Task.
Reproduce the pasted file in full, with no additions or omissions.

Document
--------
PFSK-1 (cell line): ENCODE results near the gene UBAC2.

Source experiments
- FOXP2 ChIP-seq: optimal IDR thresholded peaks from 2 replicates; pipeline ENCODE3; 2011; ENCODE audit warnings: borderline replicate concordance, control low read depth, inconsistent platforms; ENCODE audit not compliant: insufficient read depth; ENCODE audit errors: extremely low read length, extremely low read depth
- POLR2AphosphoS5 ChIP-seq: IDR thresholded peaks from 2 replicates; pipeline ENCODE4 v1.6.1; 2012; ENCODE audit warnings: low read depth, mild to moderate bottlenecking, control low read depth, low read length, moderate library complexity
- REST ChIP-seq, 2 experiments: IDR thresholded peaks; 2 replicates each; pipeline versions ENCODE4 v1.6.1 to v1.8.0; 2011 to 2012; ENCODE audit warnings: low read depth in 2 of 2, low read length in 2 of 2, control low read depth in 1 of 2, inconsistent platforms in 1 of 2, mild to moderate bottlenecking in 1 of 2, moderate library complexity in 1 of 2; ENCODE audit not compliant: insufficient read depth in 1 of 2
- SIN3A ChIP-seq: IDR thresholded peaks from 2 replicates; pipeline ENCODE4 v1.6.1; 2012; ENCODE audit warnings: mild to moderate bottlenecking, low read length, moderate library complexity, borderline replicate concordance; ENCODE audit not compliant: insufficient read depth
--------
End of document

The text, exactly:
PFSK-1 (cell line): ENCODE results near the gene UBAC2.

Source experiments
- FOXP2 ChIP-seq: optimal IDR thresholded peaks from 2 replicates; pipeline ENCODE3; 2011; ENCODE audit warnings: borderline replicate concordance, control low read depth, inconsistent platforms; ENCODE audit not compliant: insufficient read depth; ENCODE audit errors: extremely low read length, extremely low read depth
- POLR2AphosphoS5 ChIP-seq: IDR thresholded peaks from 2 replicates; pipeline ENCODE4 v1.6.1; 2012; ENCODE audit warnings: low read depth, mild to moderate bottlenecking, control low read depth, low read length, moderate library complexity
- REST ChIP-seq, 2 experiments: IDR thresholded peaks; 2 replicates each; pipeline versions ENCODE4 v1.6.1 to v1.8.0; 2011 to 2012; ENCODE audit warnings: low read depth in 2 of 2, low read length in 2 of 2, control low read depth in 1 of 2, inconsistent platforms in 1 of 2, mild to moderate bottlenecking in 1 of 2, moderate library complexity in 1 of 2; ENCODE audit not compliant: insufficient read depth in 1 of 2
- SIN3A ChIP-seq: IDR thresholded peaks from 2 replicates; pipeline ENCODE4 v1.6.1; 2012; ENCODE audit warnings: mild to moderate bottlenecking, low read length, moderate library complexity, borderline replicate concordance; ENCODE audit not compliant: insufficient read depth